Written by Todd Neff on behalf of National Jewish Health
The term “heart failure” seems simple enough. It’s about our life-giving pump breaking down. But there’s a whole lot more to this life-threatening condition that affects more than 6 million U.S. adults in a given year.
Heart failure has many risk factors:
Age (the older you are, the higher the risk)
Family history (that is, genetics)
Lifestyle factors (diet, obesity, physical activity)
Chronic conditions such as high blood pressure and type 2 diabetes
Heart Failure Has Different Names
There’s acute heart failure, where an injury to the heart from a heart attack, chemotherapy, or other insults triggers a quick downward spiral.
Chronic heart failure is more common. The heart slowly loses its pumping power and, with time, brings symptoms including fluid buildup, flagging energy, and difficulty breathing.
Heart Failure Is Classified by the Part of the Heart it Affects
Left-sided heart failure impacts the left ventricle, which pumps blood to the body. It’s by far the most common.
Right-sided heart failure impacts the right ventricle, which pumps blood to the lungs. Typically, right-sided heart failure is caused by ongoing stresses from left-sided heart failure.
Heart Failure Is Classified by Cause
Heart failure also gets classified by how it’s causing the heart to fail. There are two main categories:
1. The first is heart failure with reduced ejection fraction (HFrEF, pronounced “hef-ref”), also known as systolic heart failure. A healthy heart ejects 55% to 70% of the blood that enters it with each beat. HFrEF starts at 40%.
2. The second category is heart failure with preserved ejection fraction (HFpEF, pronounced “hef-pef”). This is also called diastolic heart failure. That’s when a heart stiffened or thickened from scarring, amyloidosis, or other causes can’t fill properly. As a result, it pumps out too little blood with each beat even though its ejection fraction is normal.
Each category accounts for about half of heart failure cases, with HFpEF more prevalent among older patients and women.
How Severe Is Heart Failure?
Heart failure also varies in severity, which cardiologists specializing in heart failure have classified into stages of heart failure. There are two main ways to classify heart failure stages:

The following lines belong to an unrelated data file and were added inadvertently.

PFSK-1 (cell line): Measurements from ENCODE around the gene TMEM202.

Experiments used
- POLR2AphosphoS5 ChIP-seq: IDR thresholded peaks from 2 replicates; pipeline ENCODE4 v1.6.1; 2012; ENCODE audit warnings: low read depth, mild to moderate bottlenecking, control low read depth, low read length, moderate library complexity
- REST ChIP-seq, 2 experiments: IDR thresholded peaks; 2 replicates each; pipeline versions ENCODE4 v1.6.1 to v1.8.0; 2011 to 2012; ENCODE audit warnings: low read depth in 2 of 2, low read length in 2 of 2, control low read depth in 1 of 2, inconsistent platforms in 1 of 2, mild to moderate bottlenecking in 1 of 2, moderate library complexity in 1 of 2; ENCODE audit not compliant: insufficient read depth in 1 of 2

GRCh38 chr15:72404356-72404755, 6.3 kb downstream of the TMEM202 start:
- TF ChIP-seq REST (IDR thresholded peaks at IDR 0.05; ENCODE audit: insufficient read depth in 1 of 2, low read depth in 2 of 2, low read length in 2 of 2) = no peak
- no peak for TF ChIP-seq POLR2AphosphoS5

- The New York Heart Association classification focuses on how patients are feeling uses roman-numeral classifications of one through four.
Class I heart failure means no symptoms at all, even with strenuous activity.
Class II involves feeling fine at rest, but having mild symptoms such as fatigue, shortness of breath, chest pain, or discomfort during normal physical activity.
Class III is similar to class II in that symptoms don’t typically happen at rest, but they emerge with less-than-ordinary physical activity.
“With class II, you can most do daily living activities without a problem, but with class III, you can’t go on a walk without symptoms, and you can be short of breath at rest,” said National Jewish Health cardiologist and heart failure specialist Ankie Amos, MD.
Class IV heart failure involves frequent symptoms, even at rest. There is discomfort with even minor physical activity. “You’re short of breath at rest, and you probably need hospital admission,” Dr. Amos said.
- The American College of Cardiology and the American Heart Association, focuses more on what’s happening with the heart itself.
The American College of Cardiology and American Heart Association also classifies heart failure into four categories, but denotes them through stages A, B, C, and D.
Those in stage A show no evidence of heart disease, but people are at risk of heart failure due to family history, high blood pressure, or other risk factors. “The goal here is prevention,” Dr. Amos said.
Stage B heart failure patients have no heart failure symptoms, but do show abnormal heart function.
“So, for instance, on an ultrasound of the heart, you might have a weakened heart with an ejection fraction of 45% or 50%,” Dr. Amos said. “Or you might have a really thick heart that the patient has never noticed because they don’t have symptoms such as shortness of breath of fluid retention. So it’s asymptomatic heart failure.”
Patients in stage C have both structural heart problems and noticeable symptoms. Often, they end up seeking medical care for symptoms such as shortness of breath and find out that heart failure is the cause.
“The majority of patients diagnosed with heart failure are in stage C,” Dr. Amos said, adding that most treatment options target these patients.
Stage D patients have advanced heart failure in which most treatment options have been exhausted, hospitalizations are frequent, and organs start to fail. “You need an intervention, or death is imminent in the next six months, basically,” Dr. Amos said.
Understanding the nature and stages of heart failure are an important start. For those at risk or already experiencing symptoms, seeing a primary care doctor and getting referred to a cardiologist specializing in heart failure should be a top priority, Dr. Amos says.
The earlier heart failure diagnosed and treated, the better off you will be.